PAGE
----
Simple advice for tackling the complexities of cloud

Shutterstock image: cloud hands.

CIOs puzzling over the tangle of services, contracting issues and other complexities that encircle the ongoing federal adoption of cloud services should keep a simple thought in mind, said one agency IT manager.

That thought is "understand your consumer," said Robert King, program manager for IT systems modernization and integration at the Department of Homeland Security. Combined with a solid grasp of the agency's overall goals, that knowledge goes a long way in deciding how best to adopt cloud capabilities.

According to King and others who participated in a Dec. 9 panel discussion on application modernization and cloud services, federal agencies are still on a learning curve for cloud adoption. Experience is limited, and in many cases, there's a "build the airplane as we're rolling down the runway" approach, King said.

Operating in a cloud-hosted, multi-tenant environment takes some getting used to, he added. Actions by one tenant can easily affect another, and change management can present challenges. He said his team developed a night caching application for one of his cloud-hosted data warehouses only to find that the application broke another tenant's dashboard.

Such situations demand some coordination among users because "the elasticity isn't there yet" for cloud services to coexist seamlessly, he said.

The list of complexities that can trip up agency IT managers is long, but the National Institute of Standards and Technology is identifying some common approaches to solutions, said Eric Simmon, a NIST systems expert and co-chairman of the agency's Cloud Computing Forensic Science Working Group. Toward that end, the agency unveiled the final version of the U.S. Government Cloud Computing Technology Roadmap in October. It lists 10 requirements for cloud adoption, each of which has a list of priority action plans and target completion dates.

Such efforts are helpful, but the panelists agreed that agencies are still grappling with the many technical and policy issues that cloud adoption has pushed to the surface.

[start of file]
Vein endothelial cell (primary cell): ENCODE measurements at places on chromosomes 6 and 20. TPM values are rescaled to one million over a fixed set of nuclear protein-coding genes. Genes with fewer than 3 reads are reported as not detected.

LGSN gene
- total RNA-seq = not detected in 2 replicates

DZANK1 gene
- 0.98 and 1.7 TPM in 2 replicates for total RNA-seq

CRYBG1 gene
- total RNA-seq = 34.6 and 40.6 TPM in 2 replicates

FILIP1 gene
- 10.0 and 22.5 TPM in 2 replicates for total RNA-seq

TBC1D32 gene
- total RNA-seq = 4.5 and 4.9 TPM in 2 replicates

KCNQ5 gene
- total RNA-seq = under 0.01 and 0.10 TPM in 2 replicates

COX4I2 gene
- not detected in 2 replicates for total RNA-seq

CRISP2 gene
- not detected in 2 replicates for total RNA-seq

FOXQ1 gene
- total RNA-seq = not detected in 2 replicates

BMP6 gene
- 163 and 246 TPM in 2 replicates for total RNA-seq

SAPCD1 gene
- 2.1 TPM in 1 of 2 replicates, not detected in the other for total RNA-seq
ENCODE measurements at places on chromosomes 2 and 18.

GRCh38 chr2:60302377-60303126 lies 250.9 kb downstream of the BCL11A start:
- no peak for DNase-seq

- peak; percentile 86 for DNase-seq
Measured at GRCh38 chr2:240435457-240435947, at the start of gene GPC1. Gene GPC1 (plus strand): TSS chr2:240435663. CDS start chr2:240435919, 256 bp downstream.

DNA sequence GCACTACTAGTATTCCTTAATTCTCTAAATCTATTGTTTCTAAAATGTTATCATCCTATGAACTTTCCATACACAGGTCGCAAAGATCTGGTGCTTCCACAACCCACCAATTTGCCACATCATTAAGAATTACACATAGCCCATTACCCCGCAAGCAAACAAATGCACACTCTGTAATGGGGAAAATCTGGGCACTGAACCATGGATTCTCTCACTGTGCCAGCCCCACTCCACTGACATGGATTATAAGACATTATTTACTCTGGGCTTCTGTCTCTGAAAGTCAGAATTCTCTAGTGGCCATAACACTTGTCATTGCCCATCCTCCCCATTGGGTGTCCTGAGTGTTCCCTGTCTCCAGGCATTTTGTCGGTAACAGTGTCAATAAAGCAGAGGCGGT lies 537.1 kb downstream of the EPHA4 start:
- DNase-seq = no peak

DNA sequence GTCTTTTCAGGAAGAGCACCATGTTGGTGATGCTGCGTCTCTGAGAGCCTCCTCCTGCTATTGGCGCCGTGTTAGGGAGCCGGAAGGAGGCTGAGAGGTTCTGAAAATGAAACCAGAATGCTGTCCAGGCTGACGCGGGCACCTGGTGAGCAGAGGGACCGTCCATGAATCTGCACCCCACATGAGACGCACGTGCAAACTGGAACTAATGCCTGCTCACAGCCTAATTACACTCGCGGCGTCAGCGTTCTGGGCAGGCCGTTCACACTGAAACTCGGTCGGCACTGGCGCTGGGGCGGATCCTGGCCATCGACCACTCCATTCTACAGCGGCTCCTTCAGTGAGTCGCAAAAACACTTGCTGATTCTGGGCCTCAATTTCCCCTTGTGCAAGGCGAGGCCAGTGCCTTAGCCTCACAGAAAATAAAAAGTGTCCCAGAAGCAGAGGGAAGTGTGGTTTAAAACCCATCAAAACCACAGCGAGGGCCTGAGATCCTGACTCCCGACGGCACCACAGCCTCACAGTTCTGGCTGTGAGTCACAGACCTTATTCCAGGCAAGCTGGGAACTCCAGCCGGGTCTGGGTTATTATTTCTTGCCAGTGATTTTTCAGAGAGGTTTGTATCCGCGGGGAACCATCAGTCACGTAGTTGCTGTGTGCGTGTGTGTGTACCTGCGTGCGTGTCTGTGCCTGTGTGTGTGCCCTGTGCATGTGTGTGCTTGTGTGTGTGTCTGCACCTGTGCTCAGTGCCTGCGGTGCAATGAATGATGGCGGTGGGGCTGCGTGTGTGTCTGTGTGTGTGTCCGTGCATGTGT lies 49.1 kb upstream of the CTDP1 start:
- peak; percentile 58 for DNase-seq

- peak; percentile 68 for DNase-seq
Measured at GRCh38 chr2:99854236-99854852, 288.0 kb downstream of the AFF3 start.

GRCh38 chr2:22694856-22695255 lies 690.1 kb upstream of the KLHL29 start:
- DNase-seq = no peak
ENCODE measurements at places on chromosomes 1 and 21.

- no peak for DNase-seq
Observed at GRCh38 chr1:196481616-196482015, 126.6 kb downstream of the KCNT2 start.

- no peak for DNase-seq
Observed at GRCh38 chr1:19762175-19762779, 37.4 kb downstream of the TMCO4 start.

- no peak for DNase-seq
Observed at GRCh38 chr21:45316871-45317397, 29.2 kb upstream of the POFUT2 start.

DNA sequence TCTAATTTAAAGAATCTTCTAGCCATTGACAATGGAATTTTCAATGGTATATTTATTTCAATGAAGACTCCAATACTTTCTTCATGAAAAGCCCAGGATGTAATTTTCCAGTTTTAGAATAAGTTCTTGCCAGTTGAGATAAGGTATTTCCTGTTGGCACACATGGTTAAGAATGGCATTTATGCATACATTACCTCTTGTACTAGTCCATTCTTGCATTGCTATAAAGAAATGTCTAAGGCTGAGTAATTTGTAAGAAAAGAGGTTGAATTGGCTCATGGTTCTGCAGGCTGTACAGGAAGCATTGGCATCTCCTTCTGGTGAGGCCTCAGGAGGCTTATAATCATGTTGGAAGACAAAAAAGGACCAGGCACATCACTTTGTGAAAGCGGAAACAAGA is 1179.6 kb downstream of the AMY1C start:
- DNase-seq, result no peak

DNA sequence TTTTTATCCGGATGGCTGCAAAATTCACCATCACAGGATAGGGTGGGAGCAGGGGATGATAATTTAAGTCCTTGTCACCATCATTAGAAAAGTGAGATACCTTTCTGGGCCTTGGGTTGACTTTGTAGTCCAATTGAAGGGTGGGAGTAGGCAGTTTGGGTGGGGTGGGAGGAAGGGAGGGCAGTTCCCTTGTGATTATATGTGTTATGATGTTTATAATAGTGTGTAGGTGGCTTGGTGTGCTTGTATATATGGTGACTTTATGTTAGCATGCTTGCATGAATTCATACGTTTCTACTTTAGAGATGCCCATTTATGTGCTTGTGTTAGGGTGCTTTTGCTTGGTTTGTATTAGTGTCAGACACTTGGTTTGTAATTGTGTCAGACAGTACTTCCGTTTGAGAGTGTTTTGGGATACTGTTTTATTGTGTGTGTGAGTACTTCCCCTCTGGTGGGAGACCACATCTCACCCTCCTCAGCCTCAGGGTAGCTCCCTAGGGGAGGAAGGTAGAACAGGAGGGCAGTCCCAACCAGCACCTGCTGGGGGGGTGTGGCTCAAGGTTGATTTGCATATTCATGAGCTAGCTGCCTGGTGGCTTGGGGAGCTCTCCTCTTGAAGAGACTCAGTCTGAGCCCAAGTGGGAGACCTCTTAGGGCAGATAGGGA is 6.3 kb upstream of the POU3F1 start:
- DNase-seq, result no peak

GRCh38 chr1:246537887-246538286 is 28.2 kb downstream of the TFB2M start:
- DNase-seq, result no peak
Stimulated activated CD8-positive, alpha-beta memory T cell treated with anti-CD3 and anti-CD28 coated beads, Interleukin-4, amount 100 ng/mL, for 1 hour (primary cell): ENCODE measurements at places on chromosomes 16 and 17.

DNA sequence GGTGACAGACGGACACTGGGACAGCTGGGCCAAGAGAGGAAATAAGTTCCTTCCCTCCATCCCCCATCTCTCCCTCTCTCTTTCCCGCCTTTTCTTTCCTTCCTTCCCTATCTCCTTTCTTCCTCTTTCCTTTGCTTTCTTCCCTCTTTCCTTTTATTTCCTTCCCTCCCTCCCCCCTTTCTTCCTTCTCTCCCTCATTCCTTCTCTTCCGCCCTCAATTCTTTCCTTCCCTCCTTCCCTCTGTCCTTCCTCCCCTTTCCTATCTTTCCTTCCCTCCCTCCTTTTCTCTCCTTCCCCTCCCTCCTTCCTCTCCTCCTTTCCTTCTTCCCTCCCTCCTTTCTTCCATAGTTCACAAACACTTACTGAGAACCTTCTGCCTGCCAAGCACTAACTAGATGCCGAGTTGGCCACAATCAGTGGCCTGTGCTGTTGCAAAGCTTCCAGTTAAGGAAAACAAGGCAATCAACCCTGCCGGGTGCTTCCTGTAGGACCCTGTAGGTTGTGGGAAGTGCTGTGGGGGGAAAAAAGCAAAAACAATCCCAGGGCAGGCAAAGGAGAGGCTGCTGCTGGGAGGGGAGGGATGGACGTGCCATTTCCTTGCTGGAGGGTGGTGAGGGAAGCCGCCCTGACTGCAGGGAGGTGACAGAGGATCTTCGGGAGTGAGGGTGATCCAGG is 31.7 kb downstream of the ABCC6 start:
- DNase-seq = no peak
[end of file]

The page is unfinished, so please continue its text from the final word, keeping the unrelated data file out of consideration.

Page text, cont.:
Take, for example, the "inside" and "outside" brokers who handle cloud implementation issues within the agency and with vendors, said Curtis Levinson, U.S. cyber defense adviser to NATO. Those two jobs are important, but they probably should not be performed by the same person. Instead, Levinson said the positions should be thought of like real estate agents in a business negotiation: The "inside" broker should represent the agency, while the "outside" broker represents the provider.

Another issue being addressed is standardized language for service-level agreements to ensure optimum cloud performance. The loose terms used in cloud implementation can confound contracting officers. Defining "flexibility" and "elasticity" in a contract is no easy feat, Levinson said.

King, Levinson and Simmon said cloud technology can offer agencies significant savings and expand their capabilities, but understanding the multiple crosscurrents in implementing and using the technology is essential. Not doing so tends to cancel out cloud's cost savings and efficiencies.

"If you don't get cloud right, it could make you broker," Levinson quipped.

About the Author

Mark Rockwell is a senior staff writer at FCW, whose beat focuses on acquisition, the Department of Homeland Security and the Department of Energy.

Before joining FCW, Rockwell was Washington correspondent for Government Security News, where he covered all aspects of homeland security from IT to detection dogs and border security. Over the last 25 years in Washington as a reporter, editor and correspondent, he has covered an increasingly wide array of high-tech issues for publications like Communications Week, Internet Week, Fiber Optics News, magazine and Wireless Week.

Rockwell received a Jesse H. Neal Award for his work covering telecommunications issues, and is a graduate of James Madison University.

Click here for previous articles by Rockwell. Contact him at or follow him on Twitter at @MRockwell4.


  • Congress
    Rep. Jim Langevin (D-R.I.) at the Hack the Capitol conference Sept. 20, 2018

    Jim Langevin's view from the Hill

    As chairman of of the Intelligence and Emerging Threats and Capabilities subcommittee of the House Armed Services Committe and a member of the House Homeland Security Committee, Rhode Island Democrat Jim Langevin is one of the most influential voices on cybersecurity in Congress.

  • Comment
    Pilot Class. The author and Barbie Flowers are first row third and second from right, respectively.

    How VA is disrupting tech delivery

    A former Digital Service specialist at the Department of Veterans Affairs explains efforts to transition government from a legacy "project" approach to a more user-centered "product" method.

Stay Connected


Sign up for our newsletter.

I agree to this site's Privacy Policy.